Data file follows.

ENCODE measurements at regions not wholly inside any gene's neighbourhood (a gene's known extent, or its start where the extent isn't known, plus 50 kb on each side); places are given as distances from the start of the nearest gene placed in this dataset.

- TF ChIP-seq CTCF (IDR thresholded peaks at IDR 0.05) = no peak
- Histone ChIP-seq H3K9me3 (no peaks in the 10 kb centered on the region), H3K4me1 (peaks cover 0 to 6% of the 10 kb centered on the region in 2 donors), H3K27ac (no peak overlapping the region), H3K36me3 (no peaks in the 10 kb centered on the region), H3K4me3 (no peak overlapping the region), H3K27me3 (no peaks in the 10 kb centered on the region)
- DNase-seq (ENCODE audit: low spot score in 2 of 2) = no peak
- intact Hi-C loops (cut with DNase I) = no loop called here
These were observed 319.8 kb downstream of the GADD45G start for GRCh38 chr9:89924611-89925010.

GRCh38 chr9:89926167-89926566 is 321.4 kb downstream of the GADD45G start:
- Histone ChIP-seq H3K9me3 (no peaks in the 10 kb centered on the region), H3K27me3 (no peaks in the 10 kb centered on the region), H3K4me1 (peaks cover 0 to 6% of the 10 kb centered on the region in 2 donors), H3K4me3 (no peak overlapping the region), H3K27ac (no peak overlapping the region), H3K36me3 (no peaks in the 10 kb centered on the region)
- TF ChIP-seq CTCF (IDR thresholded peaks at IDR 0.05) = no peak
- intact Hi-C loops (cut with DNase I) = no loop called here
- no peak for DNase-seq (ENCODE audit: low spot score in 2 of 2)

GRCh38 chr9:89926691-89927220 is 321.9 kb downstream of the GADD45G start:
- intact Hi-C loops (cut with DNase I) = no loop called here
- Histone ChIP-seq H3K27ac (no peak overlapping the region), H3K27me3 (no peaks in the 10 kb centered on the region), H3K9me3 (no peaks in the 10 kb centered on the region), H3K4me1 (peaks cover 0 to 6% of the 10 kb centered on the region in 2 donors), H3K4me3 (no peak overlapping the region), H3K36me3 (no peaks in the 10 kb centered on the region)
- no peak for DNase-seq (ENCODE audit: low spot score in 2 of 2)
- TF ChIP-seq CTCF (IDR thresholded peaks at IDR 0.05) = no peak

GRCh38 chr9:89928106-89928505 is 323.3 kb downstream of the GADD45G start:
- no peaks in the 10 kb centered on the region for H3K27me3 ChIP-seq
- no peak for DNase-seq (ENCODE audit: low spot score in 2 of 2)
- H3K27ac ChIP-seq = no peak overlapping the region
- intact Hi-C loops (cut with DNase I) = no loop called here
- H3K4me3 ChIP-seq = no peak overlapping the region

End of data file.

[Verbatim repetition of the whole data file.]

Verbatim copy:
ENCODE measurements at regions not wholly inside any gene's neighbourhood (a gene's known extent, or its start where the extent isn't known, plus 50 kb on each side); places are given as distances from the start of the nearest gene placed in this dataset.

- TF ChIP-seq CTCF (IDR thresholded peaks at IDR 0.05) = no peak
- Histone ChIP-seq H3K9me3 (no peaks in the 10 kb centered on the region), H3K4me1 (peaks cover 0 to 6% of the 10 kb centered on the region in 2 donors), H3K27ac (no peak overlapping the region), H3K36me3 (no peaks in the 10 kb centered on the region), H3K4me3 (no peak overlapping the region), H3K27me3 (no peaks in the 10 kb centered on the region)
- DNase-seq (ENCODE audit: low spot score in 2 of 2) = no peak
- intact Hi-C loops (cut with DNase I) = no loop called here
These were observed 319.8 kb downstream of the GADD45G start for GRCh38 chr9:89924611-89925010.

GRCh38 chr9:89926167-89926566 is 321.4 kb downstream of the GADD45G start:
- Histone ChIP-seq H3K9me3 (no peaks in the 10 kb centered on the region), H3K27me3 (no peaks in the 10 kb centered on the region), H3K4me1 (peaks cover 0 to 6% of the 10 kb centered on the region in 2 donors), H3K4me3 (no peak overlapping the region), H3K27ac (no peak overlapping the region), H3K36me3 (no peaks in the 10 kb centered on the region)
- TF ChIP-seq CTCF (IDR thresholded peaks at IDR 0.05) = no peak
- intact Hi-C loops (cut with DNase I) = no loop called here
- no peak for DNase-seq (ENCODE audit: low spot score in 2 of 2)

GRCh38 chr9:89926691-89927220 is 321.9 kb downstream of the GADD45G start:
- intact Hi-C loops (cut with DNase I) = no loop called here
- Histone ChIP-seq H3K27ac (no peak overlapping the region), H3K27me3 (no peaks in the 10 kb centered on the region), H3K9me3 (no peaks in the 10 kb centered on the region), H3K4me1 (peaks cover 0 to 6% of the 10 kb centered on the region in 2 donors), H3K4me3 (no peak overlapping the region), H3K36me3 (no peaks in the 10 kb centered on the region)
- no peak for DNase-seq (ENCODE audit: low spot score in 2 of 2)
- TF ChIP-seq CTCF (IDR thresholded peaks at IDR 0.05) = no peak

GRCh38 chr9:89928106-89928505 is 323.3 kb downstream of the GADD45G start:
- no peaks in the 10 kb centered on the region for H3K27me3 ChIP-seq
- no peak for DNase-seq (ENCODE audit: low spot score in 2 of 2)
- H3K27ac ChIP-seq = no peak overlapping the region
- intact Hi-C loops (cut with DNase I) = no loop called here
- H3K4me3 ChIP-seq = no peak overlapping the region